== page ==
When discussing Odense it makes a difference whether you live here and therefore already know the city or if you are a busy tourist, arriving for the first time trying to take all of Denmark and its fairytale attractions in in just a few days. Obviously your expectations and the amount of time you can spend will shape your visit.
Up the Odense River by the Old Canal….
Danes enjoy singing the old music hall classic “Vi sejler op ad åen”, which translates into something like “Go Boating up the River”. Most Danes will know the tune and happily join in singing, sometimes in their thousands when the national football team play a succesful match. The song was composed and the lyrics written for a theatre play back in the 1890s and the river mentioned was the Odense river, Odense Å. Not all Danes know this, so you might now be able to impress your listener. Boating on the river is different these days as many people in Odense now think of the Odense River as a place to go canoeing, kayaking or by pedalo on the river. You can also take the tour boat or walk along the river marveling at the gazebos and boat houses and of course the ducks and swans that you find here. Every day, all year round you will find lots of activities going on along the river.
If you know the fairytales by Hans Christian Andersen you may have noticed his knack for infusing life and personality into plants, animals and ordinary objects which you might notice on a walk along the river, e.g. willow trees, ducks or ugly ducklings. If you walk along the river you might want to imitate the famous writer by infusing personalities into plants or objects you notice on your walk? It is definately something I indulge in myself when I take children for a walk along the river and we imagine what the trees might think, which animals have which personality or feelings. Children love this game and they create the most phantastic characters. They do much better than me. If you bring old newspapers and a towel, you can launch paper boats on the river and even reenact The Steadfast Tin Soldier. Odense river is truly the most memorable place to do this. Should you get wet feet, don’t panic, this is why a towel come in handy.
Odense is Definitely Worth a Visit
What makes Odense so special is the city’s openness. Odense spreads out from its rather small historic centre with lots of parks, squares and green areas. Even in the city centre, most of the buildings are at most 4-5 storeys high and you’ll find lots of recreational space in the parks with large old trees and huge lawns. The harbour area is also worth a visit as well as the river boats that can take you all the way south on the river to Fruens Bøge and back, as a boat trip through a lovely park ends at the Zoo in Odense.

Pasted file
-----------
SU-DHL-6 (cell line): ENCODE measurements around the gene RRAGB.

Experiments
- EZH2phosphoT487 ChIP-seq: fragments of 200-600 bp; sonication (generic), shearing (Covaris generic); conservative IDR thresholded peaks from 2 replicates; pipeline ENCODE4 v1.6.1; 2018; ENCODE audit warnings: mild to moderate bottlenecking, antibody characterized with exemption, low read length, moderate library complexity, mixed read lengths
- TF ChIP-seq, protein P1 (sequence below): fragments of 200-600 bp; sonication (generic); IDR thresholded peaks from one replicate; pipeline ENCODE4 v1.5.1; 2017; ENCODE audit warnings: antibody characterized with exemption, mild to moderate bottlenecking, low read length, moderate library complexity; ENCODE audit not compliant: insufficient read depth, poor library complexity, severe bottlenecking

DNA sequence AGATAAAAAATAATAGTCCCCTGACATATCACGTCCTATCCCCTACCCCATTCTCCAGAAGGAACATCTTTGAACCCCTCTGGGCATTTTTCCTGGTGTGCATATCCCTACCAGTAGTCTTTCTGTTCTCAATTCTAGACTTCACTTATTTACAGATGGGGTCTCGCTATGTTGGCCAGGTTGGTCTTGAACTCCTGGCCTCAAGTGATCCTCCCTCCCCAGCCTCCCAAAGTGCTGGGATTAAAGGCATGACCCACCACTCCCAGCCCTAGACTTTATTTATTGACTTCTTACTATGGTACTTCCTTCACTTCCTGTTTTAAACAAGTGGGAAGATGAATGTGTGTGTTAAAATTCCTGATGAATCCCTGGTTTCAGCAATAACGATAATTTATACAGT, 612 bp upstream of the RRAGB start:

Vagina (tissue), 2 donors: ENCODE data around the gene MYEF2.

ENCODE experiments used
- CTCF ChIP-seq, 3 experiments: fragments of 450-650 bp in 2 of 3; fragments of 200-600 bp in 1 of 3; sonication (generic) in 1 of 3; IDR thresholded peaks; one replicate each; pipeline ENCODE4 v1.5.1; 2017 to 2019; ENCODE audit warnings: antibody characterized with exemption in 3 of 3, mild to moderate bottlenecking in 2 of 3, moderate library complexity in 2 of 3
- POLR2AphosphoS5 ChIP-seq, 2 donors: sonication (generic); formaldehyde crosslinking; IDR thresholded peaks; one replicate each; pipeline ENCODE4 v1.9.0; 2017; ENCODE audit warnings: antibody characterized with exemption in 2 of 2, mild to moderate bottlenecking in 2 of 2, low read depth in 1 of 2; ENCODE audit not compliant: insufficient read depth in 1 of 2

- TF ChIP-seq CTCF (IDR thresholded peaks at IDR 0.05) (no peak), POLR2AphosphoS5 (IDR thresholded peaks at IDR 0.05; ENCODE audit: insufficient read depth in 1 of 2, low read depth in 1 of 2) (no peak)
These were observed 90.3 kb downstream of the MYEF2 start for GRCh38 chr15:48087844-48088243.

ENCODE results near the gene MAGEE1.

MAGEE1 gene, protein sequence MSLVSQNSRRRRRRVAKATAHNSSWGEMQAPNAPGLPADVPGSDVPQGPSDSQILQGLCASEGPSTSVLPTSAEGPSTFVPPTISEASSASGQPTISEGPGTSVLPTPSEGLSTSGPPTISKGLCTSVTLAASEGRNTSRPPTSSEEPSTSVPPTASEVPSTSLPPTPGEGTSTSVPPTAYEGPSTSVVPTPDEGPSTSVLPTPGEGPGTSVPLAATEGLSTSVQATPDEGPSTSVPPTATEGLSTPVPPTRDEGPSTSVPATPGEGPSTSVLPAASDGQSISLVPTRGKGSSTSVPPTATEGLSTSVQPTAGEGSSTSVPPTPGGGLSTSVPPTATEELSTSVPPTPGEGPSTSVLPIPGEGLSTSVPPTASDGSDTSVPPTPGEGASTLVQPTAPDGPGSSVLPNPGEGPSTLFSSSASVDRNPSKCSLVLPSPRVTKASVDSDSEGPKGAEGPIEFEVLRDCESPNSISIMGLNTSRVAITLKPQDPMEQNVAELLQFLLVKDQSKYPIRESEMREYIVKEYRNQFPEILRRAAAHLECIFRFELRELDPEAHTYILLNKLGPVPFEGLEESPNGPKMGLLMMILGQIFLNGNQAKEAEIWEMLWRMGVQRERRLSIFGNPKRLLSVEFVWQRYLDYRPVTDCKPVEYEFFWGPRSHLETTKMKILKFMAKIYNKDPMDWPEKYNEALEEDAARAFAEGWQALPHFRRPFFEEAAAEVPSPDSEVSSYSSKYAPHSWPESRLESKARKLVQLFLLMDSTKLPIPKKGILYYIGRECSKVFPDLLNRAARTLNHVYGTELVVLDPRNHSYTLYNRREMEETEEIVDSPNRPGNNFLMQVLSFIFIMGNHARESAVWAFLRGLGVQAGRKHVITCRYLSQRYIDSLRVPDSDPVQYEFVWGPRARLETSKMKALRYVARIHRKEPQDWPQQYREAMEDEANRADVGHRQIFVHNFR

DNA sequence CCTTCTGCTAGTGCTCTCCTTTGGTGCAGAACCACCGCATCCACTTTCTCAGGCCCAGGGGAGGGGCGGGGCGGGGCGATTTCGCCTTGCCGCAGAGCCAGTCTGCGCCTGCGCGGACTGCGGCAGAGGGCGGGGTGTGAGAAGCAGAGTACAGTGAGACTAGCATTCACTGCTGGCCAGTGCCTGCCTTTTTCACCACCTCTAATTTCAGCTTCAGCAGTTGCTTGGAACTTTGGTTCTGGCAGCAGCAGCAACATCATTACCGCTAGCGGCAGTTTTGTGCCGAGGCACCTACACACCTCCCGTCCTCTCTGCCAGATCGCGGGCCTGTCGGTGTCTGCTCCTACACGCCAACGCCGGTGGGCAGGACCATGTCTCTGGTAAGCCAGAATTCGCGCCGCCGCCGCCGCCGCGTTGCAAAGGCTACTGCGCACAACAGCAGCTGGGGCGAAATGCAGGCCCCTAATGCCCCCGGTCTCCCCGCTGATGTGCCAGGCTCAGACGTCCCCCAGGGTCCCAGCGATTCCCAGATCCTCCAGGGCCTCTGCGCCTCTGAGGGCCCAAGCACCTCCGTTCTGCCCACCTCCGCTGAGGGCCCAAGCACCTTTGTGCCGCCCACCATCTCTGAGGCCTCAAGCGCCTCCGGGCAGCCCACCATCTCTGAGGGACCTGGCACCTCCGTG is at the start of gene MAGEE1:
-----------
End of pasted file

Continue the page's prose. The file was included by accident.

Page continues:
Obviously there has to be a museum for – well I’m sure you know who. A lot of Danes will say no, no, NO! don’t start talking about Hans Christian Andersen, AGAIN! They forget what an important figure he is and how well he actually advertises Denmark simply by being who he was and by telling his rather understated fairytales, stories and fables. We Danes should be proud of our fellow Dane who might very well be the best know Dane in the entire world. That of course is also the reason why the two Odense museums to Hans Christian Andersen have so many visitors all year round.
Hans Christian Andersen’s House
At present a brand new museum for Hans Christian Andersen is well on its way, but not quite finished yet. According to the plans for the museum it is set to open mid 2021 and the building of the new museum has been funded by donations from various associations and funds such as the A.P Møller Foundation and the Augustinus Foundation as well as the Odense Municipality. The Japanese architect Kengo Kuma won the competition and the building of the museum is about to change the face of Odense.
Quite interestingly almost 70% of the visitors in the museum are tourists from abroad which underlines how popular Hans Christian Andersen is around the world and how well known his fairytales are. Our guides in Odense know from their tours in the footsteps of Hans Christian Andersen how many of the fairytales their foreign guests know, compared to similar Danish groups. It is slightly embarrassing, maybe even a disgrace that we Danes know so few.
While we wait for the new museum to open, you still have the option to visit the humble, small and cosy museum Hans Christian Andersen’s Childhood Home. Explore and see for yourself where he grew up and lived until he went to Copenhagen all by himself at the age of 14. You can see where his father worked at his shoemaker’s table and his shoemaker’s tools. This is where the little boy Hans Christian fell in love with books. Some of the students from the local comprehensive school, called the Latin school, left their books on the table while his father mended their shoes – the little boy developed a strong wish to possess books of his own like the more well off boys.
Odense Tops the Hygge Scale
Many factors contribute to Odense’s hygge scale. The open, airy city, charm and historic houses. You find the openness in the vast number of recreational areas around Odense. One of them is the central Munke Mose Park in the city centre just south of the Odense river. In Munke Mose you’ll find huge lawns, green playing areas for grownups and children alike and it is also from here the river boats depart on a daily basis in the summer. If you understand Danish you might already know that Munke Mose means the Monks’ Bog which was what it was back in the middle ages. At that time Odense was a city with several monasteries, a royal tomb, and even a nunnery. Where the park Munke Mose now is used to be a wetland outside the city walls. For most modern citizens it is slightly difficult to imagine this when now seeing all the cafées, galleries and the river that meanders its way from the centre of Odense to Fruens Bøge by the Zoo.